Passing the Needle

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My oldest granddaughter is now old enough to begin sewing, at least at a rudimentary level with a sophisticated version of what we used to call “sewing cards”. We recently spent time in my studio working on her project, a Christmas present from me, and it reminded me that learning to sew means more than learning how to thread a needle and make stitches. kerrie-sewing4

1. When you make a mistake you can fix it. If you can’t fix it, you have to learn to work with it and move on.

2. It is okay to be a beginner (we had quite a conversation about this, as she wanted mastery to come quickly!). Another part of this is that it is okay to ask for help even when you are no longer a beginner!

3. Making something with your own hands is satisfying.

4. You don’t have to finish a project in one sitting. If you get tired you can stop, and go back to it later.

There will be a lot more she’ll learn as time goes on, those lessons that are embedded in sewing and quilting, and many handicrafts: things about patience and persistence, trusting your instincts, reading directions carefully, working without directions, challenging yourself, sharing your work, caring for tools, time management, when to give up (yes, that can be a useful thing to learn!), and much, much more.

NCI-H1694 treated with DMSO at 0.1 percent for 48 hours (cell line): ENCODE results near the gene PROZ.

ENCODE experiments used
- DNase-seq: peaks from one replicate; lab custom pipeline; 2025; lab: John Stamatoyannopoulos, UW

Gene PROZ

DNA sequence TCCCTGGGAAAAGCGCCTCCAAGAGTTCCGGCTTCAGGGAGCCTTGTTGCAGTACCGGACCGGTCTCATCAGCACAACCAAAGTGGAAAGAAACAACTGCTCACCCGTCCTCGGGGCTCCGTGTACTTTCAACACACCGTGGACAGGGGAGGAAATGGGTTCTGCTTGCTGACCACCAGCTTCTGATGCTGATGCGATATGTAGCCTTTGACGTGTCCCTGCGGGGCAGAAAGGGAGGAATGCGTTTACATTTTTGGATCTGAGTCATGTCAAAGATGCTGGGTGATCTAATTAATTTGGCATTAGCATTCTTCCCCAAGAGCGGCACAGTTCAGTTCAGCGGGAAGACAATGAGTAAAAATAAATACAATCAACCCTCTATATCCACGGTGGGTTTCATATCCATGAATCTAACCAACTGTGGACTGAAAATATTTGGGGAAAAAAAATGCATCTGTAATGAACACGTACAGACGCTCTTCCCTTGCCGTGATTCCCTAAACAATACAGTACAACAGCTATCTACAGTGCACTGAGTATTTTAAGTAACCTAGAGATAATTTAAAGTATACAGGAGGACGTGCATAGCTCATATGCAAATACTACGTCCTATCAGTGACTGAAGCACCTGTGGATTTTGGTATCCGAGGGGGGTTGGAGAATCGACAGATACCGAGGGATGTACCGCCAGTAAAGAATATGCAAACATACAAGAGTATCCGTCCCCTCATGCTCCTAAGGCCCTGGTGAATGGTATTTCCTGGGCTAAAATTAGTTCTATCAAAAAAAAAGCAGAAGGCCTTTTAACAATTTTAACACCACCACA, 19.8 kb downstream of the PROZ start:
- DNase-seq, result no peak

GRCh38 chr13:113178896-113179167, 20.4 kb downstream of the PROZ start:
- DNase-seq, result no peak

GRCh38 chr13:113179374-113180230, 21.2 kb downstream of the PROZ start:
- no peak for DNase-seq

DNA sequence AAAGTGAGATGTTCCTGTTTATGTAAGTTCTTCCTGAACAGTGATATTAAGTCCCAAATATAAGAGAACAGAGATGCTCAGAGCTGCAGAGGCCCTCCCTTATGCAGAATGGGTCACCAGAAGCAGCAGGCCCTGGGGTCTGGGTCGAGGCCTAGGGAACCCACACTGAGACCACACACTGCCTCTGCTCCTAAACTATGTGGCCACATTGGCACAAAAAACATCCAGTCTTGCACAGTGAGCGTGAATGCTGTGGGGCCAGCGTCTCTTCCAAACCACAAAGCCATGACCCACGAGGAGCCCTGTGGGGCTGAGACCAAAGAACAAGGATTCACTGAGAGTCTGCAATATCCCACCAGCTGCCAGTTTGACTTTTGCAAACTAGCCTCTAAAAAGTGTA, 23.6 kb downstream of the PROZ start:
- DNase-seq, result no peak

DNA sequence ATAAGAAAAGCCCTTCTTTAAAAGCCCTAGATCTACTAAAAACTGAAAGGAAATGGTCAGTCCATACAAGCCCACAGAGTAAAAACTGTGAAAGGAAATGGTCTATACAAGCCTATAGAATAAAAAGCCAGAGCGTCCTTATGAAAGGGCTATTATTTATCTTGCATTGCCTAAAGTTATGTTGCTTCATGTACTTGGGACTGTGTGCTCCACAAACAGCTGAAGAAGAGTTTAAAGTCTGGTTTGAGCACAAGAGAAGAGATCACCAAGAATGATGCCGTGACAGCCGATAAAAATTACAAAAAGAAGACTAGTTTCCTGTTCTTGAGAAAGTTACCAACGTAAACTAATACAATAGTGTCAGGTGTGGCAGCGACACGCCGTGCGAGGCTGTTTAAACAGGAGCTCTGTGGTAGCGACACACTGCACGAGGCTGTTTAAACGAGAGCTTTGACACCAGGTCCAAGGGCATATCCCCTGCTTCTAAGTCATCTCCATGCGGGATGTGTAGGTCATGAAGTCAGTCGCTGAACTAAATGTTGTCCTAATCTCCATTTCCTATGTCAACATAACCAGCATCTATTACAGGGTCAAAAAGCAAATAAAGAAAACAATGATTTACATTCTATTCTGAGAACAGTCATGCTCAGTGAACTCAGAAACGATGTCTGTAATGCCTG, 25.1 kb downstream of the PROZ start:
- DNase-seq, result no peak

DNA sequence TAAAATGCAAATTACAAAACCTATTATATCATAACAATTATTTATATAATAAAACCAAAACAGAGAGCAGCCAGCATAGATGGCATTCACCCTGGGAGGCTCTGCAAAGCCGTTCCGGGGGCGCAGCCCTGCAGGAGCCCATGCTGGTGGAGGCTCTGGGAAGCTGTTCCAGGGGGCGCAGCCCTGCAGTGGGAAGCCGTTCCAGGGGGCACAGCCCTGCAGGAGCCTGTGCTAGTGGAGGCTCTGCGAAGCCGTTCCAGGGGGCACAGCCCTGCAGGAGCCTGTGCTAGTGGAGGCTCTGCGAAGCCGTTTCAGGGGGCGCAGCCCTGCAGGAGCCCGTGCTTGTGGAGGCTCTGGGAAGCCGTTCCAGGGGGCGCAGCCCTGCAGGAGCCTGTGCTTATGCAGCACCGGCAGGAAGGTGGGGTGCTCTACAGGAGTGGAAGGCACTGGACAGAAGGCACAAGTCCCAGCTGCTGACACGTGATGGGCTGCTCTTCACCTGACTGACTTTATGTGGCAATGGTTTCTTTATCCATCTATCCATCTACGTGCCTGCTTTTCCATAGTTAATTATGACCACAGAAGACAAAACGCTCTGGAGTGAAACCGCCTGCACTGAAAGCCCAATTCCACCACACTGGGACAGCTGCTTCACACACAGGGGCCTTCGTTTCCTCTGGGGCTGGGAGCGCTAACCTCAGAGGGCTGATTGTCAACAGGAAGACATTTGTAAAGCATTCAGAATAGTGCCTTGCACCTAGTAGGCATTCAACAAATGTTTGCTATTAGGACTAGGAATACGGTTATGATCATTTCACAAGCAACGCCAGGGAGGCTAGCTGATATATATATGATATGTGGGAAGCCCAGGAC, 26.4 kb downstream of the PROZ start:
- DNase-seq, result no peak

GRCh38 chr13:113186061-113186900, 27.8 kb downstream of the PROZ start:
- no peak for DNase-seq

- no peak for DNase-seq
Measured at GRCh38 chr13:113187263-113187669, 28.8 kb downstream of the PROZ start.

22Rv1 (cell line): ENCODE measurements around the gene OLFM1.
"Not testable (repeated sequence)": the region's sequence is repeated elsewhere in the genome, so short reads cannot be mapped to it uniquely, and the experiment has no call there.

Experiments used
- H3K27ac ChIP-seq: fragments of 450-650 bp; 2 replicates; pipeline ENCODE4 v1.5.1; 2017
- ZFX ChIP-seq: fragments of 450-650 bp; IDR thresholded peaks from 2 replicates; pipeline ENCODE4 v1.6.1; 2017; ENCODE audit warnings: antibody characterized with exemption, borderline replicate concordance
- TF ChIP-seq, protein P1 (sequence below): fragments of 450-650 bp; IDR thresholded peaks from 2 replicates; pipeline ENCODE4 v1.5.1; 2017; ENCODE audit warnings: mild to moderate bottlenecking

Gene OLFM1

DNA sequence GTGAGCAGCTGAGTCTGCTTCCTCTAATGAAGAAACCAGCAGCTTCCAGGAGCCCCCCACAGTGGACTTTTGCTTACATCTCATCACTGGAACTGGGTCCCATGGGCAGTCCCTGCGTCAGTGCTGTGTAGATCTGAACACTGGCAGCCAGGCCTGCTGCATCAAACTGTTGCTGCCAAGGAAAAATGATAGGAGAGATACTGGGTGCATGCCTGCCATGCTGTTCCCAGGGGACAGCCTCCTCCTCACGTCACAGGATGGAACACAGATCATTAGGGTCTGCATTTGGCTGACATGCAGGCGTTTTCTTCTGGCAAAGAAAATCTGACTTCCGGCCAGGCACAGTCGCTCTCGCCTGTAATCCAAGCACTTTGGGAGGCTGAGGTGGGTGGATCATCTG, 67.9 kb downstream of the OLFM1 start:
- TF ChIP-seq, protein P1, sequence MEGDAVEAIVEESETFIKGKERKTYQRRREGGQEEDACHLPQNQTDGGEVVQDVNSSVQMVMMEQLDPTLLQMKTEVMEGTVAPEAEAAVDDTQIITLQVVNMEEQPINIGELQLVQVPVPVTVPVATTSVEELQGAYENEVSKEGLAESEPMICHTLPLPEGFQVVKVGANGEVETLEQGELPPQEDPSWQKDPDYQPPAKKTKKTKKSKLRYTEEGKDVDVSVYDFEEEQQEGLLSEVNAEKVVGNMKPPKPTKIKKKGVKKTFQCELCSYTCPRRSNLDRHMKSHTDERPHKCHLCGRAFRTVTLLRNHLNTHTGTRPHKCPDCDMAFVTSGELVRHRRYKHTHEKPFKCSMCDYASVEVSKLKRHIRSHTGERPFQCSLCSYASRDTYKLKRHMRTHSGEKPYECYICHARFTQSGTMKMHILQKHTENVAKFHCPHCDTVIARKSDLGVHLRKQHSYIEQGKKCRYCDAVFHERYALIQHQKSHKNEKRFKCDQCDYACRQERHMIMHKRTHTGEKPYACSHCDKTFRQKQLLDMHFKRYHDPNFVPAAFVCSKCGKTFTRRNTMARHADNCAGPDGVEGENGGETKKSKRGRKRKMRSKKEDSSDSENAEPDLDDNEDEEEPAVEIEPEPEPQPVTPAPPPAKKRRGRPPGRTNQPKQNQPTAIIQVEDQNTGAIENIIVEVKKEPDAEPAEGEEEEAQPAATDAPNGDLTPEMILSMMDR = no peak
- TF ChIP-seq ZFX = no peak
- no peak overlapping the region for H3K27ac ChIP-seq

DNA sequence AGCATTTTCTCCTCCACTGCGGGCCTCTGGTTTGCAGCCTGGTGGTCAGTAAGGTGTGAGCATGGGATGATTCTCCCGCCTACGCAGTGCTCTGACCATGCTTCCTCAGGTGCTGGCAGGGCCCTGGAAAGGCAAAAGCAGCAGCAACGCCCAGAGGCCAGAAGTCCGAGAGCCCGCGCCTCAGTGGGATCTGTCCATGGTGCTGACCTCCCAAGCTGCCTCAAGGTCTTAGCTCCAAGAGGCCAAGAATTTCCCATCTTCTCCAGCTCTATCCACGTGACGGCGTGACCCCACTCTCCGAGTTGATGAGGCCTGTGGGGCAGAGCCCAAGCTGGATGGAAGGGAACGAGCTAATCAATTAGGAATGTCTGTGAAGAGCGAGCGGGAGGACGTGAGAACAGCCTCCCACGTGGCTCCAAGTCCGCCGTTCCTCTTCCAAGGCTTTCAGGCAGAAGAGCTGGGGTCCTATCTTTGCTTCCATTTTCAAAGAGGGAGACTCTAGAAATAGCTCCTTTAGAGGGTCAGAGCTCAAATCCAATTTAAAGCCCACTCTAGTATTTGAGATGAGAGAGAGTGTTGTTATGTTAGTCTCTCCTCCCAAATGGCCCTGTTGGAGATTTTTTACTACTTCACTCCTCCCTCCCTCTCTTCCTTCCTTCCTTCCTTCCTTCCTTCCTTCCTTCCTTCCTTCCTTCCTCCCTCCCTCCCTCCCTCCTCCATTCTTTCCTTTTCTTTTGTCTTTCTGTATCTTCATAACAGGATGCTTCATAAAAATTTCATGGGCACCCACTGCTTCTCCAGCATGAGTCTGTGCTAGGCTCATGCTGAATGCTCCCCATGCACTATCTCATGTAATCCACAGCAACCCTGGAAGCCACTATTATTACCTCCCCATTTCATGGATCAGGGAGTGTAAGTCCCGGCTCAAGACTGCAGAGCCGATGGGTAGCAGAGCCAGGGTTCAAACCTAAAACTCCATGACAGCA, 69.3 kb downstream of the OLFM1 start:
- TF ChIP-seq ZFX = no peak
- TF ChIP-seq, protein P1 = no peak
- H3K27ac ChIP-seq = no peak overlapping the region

My granddaughter is at the age where she loves crafting of any kind, so it is hard to know if she will really take to sewing and continue with it beyond the initial interest. But I hope that as we share time making things, regardless of medium, I can reinforce lifelong lessons that will help sustain her when more than a misplaced stitch is at stake.